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Ari Folman animates Robin Wright in 'The Congress'

Tuesday - 5/21/2013, 3:30pm  ET

This publicity image provided on Tuesday May 21, 2013 by Wolf Consultants shows an animated Robin Wright in director Ari Folman's film 'The Congress.' The movie is playing in the Directors' Fortnight competition at the Cannes Film Festival. (AP Photo/Wolf Consultants)
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JILL LAWLESS
Associated Press

CANNES, France (AP) -- Hollywood is hell.

That's an idea to set tongues wagging at the Cannes Film Festival, and it's the distinct impression left by Israeli director Ari Folman's head-spinning part-animated feature "The Congress."

Fittingly, Cannes provided the inspiration for the director's dystopian vision of the entertainment business, which stars actress Robin Wright as, well, actress Robin Wright -- a 40something performer whose career is on the slide.

Folman conceived the kernel of the film when he came to the festival in 2008 with "Waltz With Bashir," his Academy Award-nominated animated film about his experiences as a young Israeli soldier in Lebanon in the 1980s.

The director said he was walking through the bustling movie marketplace at Cannes when he saw an elderly woman.

"And my sales agent asked me, do you recognize this lady? And I said no," Folman said. "And he told me her name and I was shocked, because she was this goddess American actress from the 70s. She was in her 70s, and no one recognized her. And this is Mecca for cinema, this place!

"And I thought, she's got in front of her, everywhere, the image of her young, stolen forever in the movies. And here she is and she has to live with her image forever young, but she's getting old."

Folman diplomatically declined to name the actress. But he said the episode gave him a way to realize a long-held dream of adapting "The Futurological Congress," a satirical sci-fi novel by Polish writer Stanislaw Lem in which pharmaceutical overlords keep the population hooked on hallucinogenic drugs.

In the movie, Wright agrees to become a "scanned actor," a digital avatar owned by her studio. The digital Wright can be endlessly, agelessly used in new movies -- the studio makes her "Agent Robin" in a sci-fi action series -- while the flesh-and-blood person grows old in obscurity.

The film's live-action first half is an entertainingly bleak depiction of Hollywood, with an on-the-ropes Wright berated by her agent (a delicious Harvey Keitel) and bullied by her studio boss (a malevolent Danny Huston).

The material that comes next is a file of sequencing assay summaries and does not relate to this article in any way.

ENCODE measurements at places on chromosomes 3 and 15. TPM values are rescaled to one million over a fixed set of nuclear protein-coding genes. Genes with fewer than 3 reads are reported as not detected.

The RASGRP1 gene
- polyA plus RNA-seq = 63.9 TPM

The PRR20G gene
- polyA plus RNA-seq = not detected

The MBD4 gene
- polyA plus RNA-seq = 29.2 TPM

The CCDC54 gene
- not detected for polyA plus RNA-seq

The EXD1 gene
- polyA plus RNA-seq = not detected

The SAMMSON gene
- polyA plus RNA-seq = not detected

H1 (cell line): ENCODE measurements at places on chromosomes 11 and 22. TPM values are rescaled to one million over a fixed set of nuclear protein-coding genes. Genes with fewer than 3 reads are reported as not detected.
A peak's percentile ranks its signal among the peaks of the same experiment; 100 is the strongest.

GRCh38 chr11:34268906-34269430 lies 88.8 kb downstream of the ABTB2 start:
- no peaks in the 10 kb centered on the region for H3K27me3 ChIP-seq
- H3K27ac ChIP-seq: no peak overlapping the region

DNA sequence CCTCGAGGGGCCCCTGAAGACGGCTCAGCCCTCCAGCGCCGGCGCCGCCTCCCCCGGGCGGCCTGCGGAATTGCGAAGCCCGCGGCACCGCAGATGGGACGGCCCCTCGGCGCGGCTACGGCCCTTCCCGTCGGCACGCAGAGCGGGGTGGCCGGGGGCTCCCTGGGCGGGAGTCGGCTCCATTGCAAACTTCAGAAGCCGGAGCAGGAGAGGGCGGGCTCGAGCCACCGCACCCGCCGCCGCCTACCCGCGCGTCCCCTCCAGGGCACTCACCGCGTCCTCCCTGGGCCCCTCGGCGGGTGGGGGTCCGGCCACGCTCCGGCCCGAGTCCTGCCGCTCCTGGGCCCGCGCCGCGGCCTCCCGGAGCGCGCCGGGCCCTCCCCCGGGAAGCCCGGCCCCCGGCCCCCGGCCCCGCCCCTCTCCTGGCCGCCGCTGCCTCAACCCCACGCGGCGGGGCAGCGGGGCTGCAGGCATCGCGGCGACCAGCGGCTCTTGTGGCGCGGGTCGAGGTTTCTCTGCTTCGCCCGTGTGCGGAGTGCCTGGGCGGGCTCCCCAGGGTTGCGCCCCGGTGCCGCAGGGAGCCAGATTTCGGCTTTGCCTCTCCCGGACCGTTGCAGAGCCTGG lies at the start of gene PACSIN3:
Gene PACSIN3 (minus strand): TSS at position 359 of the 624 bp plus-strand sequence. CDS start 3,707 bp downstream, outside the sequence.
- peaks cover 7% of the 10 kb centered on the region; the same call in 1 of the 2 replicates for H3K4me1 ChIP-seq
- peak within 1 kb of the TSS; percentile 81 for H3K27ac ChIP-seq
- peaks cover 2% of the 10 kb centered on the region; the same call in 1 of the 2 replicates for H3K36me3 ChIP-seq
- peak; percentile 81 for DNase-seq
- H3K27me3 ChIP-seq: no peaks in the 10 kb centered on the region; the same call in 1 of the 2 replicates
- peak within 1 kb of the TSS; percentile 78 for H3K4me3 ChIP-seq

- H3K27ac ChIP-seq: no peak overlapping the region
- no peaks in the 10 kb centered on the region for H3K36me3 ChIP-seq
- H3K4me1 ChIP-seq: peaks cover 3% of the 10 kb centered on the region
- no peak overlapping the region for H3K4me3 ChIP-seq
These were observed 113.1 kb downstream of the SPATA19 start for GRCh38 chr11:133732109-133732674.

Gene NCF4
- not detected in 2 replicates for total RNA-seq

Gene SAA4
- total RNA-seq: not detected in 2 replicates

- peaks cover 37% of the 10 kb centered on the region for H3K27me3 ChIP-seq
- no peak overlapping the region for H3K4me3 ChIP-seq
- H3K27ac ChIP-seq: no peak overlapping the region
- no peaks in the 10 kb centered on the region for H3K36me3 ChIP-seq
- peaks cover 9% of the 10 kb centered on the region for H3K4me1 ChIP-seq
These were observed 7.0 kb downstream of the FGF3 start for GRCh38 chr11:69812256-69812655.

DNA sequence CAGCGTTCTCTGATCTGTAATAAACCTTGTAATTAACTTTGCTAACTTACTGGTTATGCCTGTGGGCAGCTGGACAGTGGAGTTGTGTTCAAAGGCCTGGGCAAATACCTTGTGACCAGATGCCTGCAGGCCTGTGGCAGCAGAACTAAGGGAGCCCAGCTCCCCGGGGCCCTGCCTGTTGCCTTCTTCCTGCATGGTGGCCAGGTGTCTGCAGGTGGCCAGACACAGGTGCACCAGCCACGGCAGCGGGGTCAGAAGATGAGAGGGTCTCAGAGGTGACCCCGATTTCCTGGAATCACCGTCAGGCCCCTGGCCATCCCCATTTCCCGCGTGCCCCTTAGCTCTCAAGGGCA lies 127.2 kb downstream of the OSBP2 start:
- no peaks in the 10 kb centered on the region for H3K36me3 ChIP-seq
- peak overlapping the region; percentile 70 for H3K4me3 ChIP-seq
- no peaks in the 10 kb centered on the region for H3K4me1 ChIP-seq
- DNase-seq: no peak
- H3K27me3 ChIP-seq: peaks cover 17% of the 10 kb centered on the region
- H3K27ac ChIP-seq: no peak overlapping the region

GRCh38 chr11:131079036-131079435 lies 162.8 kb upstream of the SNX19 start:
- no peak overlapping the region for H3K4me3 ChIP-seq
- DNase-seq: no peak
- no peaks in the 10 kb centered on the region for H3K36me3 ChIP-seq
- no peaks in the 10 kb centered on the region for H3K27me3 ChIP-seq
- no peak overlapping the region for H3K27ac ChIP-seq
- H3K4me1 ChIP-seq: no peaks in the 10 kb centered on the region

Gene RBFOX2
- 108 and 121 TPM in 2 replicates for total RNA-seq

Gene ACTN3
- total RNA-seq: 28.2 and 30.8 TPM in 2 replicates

Wright has been called brave for taking on issues of aging and image so directly. But Folman said he didn't see it that way when he offered the role to the actress after sitting across from her at an awards ceremony and thinking she looked sad.

"I think it's a great role," he said. "She is Robin Wright, she is Agent Robin in the movie, she's an animated character, she's an old Robin at the very end, she sings two songs -- it's a great role.

"Although Harvey Keitel told me one day on the set, 'Man, she is so brave. You could have offered me the world, I would never do what she does in this movie.'"

Wright has said she doesn't think she is playing herself, even though she and her screen character share a name and many biographical details, including roles in "The Princess Bride" and "Forrest Gump."

Once Wright has been digitally scanned, the movie switches to animation as the character visits a conference at a luxury hotel -- where her films screen endlessly and she goes unrecognized -- and learns of a sinister plot to make the power of celebrity even more addictive.

The movie's audacious shifts of tone, and its swirling, psychedelically tinged animation, have elicited diverse reactions at Cannes, where "The Congress" opened the Director's Fortnight competition.

Many saw it as original but uneven. It's inarguably a strikingly original work by a director who is both amused and despairing about the modern entertainment business.

Folman, a genial, bearded 50-year-old sporting a gold medallion and an earring, says he fears the sort of movies that inspired him -- the director-driven American cinema of the 1970s -- is dying, soon to be found only in cinema museums.

And don't get him started on 3-D, CGI and the other digital tricks that, Folman thinks, are ruining movies.

"The role of the director is completely different (today)," he said. "Until recently the urgency on the set to make a movie was huge. Today, it's only part of the job, because you can fix everything afterwards. The set is blue screens, and then you build it and you can fix it. And sometimes it's for the good, but I can give you examples where it's terrible.

"My favorite sci-fi movie ever is 'Blade Runner.' This film was done with hand-made crafts."

For the movie, director Ridley Scott "built the sets -- it's wood and paper and plastic and aluminum. I see this movie every few months on a big screen at home and it will live forever.

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